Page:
- 1. Reconstruct a three-dimensional volume using the angular spectrum method.
- 2. Apply a threshold on the intensity in the volume to obtain a binary volume.
- 3. Automatic segmentation of each particle from the binary volume.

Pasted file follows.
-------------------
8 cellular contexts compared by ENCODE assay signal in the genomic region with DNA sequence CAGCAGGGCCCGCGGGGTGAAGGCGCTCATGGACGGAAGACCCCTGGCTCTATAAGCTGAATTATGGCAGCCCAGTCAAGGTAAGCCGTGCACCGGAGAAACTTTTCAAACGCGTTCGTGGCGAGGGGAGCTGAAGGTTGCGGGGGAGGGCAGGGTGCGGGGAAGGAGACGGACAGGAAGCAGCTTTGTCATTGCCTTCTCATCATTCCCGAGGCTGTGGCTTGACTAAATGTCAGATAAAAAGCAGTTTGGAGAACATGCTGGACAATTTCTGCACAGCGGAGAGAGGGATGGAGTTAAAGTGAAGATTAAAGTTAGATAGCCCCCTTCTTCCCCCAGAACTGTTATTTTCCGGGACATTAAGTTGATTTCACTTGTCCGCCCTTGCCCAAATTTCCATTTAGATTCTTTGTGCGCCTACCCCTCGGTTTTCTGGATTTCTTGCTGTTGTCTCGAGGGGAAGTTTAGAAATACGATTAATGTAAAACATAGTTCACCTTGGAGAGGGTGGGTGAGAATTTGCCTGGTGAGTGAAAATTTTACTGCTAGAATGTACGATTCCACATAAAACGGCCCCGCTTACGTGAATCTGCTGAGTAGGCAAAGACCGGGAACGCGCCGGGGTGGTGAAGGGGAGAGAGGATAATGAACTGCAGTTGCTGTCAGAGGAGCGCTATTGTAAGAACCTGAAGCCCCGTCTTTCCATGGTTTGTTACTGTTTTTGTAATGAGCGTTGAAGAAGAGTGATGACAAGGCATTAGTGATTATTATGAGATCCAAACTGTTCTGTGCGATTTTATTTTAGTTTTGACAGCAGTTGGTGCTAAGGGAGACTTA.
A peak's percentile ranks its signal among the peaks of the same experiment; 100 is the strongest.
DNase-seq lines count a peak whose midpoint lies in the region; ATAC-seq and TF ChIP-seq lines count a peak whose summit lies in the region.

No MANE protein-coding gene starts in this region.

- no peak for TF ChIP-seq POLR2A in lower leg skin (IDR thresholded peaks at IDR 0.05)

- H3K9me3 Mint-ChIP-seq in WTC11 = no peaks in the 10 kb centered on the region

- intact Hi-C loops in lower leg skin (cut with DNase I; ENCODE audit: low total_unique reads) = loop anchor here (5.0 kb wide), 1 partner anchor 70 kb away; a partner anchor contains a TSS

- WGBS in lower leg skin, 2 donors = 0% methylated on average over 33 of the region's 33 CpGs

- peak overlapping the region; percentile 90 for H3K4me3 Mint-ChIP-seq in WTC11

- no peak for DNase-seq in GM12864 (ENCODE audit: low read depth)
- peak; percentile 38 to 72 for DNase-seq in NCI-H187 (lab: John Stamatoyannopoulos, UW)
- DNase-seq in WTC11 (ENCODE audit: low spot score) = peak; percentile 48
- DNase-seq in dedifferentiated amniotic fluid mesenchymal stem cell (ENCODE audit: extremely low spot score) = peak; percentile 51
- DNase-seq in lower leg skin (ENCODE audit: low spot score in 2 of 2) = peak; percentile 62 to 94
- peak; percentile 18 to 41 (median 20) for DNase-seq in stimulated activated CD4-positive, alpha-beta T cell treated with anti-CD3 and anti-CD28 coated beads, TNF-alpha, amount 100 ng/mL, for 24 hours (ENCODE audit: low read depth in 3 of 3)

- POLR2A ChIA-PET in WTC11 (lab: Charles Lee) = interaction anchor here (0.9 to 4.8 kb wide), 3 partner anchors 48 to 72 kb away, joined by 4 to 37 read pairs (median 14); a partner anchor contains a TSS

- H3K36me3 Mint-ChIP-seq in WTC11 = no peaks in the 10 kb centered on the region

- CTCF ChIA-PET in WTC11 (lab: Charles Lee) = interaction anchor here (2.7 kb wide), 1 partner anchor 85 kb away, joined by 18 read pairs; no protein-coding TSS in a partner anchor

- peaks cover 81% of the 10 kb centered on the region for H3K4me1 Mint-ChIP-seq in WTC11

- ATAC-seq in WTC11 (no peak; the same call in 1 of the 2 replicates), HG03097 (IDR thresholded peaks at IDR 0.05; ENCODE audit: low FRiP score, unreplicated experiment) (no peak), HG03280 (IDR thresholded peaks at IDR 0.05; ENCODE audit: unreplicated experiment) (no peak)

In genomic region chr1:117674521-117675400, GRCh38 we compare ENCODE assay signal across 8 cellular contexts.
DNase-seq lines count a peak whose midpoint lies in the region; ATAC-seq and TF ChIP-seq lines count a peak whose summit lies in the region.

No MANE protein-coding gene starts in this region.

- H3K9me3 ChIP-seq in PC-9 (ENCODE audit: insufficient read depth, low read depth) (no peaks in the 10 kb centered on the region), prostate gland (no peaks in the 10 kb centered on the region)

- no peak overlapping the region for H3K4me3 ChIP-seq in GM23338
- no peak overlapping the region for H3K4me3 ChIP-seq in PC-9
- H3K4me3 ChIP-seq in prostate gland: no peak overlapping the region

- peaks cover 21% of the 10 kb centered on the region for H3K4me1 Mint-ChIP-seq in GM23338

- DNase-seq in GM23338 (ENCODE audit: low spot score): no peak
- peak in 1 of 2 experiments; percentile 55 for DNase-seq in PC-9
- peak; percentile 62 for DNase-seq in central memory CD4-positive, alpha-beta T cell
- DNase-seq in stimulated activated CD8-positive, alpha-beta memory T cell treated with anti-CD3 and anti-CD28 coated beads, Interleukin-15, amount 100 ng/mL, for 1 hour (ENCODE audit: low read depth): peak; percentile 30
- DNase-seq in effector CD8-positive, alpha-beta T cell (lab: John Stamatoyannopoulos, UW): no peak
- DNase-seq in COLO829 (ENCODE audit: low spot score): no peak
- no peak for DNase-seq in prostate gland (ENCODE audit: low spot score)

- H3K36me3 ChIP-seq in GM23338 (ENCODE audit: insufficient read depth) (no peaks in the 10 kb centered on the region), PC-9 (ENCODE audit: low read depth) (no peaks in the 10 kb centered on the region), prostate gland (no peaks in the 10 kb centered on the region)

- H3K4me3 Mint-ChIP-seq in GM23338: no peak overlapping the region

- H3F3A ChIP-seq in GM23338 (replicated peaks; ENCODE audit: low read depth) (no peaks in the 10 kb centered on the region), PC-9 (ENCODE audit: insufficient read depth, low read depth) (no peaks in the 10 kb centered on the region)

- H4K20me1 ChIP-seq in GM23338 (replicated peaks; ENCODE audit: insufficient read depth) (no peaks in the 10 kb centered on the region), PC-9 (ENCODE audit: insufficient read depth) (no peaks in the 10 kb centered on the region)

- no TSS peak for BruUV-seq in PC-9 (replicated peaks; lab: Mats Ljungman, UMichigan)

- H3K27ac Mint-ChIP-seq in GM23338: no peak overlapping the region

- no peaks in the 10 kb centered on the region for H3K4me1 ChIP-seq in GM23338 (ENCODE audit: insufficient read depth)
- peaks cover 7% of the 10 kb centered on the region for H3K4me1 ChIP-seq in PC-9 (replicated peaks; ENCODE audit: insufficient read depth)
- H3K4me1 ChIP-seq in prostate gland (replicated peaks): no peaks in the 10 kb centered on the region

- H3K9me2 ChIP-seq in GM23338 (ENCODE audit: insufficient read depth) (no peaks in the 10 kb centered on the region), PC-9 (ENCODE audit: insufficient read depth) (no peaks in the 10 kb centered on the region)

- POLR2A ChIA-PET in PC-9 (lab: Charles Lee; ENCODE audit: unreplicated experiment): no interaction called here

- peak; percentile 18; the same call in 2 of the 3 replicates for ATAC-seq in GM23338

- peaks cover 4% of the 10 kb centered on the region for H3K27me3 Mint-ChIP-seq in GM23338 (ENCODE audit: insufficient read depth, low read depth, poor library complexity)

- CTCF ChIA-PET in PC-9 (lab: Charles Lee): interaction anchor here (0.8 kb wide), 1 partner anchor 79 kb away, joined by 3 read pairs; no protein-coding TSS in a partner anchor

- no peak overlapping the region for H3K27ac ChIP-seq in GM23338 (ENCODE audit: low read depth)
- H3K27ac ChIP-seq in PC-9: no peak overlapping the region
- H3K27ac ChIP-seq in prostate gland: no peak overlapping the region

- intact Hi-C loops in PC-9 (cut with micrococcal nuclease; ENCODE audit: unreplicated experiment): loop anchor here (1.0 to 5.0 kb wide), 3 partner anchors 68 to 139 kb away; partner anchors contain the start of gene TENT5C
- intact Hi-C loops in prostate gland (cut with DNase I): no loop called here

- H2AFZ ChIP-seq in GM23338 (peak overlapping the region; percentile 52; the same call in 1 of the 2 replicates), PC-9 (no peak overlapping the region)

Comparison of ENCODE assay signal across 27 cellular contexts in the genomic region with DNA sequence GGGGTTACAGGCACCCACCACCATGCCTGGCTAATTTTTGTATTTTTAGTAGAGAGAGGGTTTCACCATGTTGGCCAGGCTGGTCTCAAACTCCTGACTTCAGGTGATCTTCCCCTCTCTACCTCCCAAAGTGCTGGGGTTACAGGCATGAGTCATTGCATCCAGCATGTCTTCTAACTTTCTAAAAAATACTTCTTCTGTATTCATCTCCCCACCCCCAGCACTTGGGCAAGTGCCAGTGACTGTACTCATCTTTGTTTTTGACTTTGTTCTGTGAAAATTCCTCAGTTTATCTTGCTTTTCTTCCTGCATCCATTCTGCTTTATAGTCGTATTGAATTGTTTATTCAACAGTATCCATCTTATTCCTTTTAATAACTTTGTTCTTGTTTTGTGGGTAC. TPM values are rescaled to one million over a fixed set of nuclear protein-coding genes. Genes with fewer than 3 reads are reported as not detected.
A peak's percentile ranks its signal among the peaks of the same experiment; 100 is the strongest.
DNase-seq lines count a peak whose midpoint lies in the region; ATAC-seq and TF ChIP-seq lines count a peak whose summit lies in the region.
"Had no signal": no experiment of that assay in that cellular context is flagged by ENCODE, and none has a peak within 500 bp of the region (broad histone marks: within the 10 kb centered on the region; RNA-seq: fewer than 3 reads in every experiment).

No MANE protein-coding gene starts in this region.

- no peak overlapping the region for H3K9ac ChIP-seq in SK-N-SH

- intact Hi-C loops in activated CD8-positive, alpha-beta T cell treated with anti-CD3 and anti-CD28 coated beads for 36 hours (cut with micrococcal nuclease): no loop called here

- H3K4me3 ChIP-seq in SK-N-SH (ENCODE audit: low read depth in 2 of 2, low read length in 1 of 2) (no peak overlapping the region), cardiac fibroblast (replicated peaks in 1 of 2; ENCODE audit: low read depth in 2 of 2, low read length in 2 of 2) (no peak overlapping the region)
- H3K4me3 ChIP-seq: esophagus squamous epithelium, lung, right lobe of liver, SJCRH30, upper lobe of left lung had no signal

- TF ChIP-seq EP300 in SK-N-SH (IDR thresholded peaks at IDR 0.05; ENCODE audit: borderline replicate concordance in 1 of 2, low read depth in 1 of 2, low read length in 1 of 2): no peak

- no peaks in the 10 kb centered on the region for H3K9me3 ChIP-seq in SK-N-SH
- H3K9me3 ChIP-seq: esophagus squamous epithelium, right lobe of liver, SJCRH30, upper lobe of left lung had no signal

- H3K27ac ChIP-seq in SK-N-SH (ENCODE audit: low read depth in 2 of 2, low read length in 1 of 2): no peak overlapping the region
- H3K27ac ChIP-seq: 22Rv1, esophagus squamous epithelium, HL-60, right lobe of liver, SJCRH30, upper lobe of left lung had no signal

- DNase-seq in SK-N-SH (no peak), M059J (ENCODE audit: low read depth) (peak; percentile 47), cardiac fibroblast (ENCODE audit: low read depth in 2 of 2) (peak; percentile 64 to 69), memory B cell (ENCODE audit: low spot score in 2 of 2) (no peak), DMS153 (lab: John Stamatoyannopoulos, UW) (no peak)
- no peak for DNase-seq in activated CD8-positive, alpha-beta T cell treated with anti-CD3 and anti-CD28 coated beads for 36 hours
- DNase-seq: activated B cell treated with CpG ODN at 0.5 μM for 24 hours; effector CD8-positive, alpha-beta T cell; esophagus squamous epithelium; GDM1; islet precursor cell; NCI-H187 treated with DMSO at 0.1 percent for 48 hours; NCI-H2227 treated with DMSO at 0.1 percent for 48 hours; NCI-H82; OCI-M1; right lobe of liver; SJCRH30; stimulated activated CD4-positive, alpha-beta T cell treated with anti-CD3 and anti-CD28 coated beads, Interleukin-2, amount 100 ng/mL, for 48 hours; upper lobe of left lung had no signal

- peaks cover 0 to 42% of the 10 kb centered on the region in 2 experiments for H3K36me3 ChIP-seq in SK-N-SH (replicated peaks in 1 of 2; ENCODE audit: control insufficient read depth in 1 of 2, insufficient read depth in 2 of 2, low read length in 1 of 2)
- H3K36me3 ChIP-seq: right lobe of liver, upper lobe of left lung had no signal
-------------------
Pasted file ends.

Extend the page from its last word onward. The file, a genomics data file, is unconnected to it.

- 4. Find the point of maximum intensity for each particle.
- 5. Evaluate the coefficient ${a}_{200}$ in a small domain around the point of maximum intensity for each particle.
- 6. The axial location where the coefficient ${a}_{200}$ becomes zero is stored as the position of each particle.

## 3. EXPERIMENTS

#### A. Setup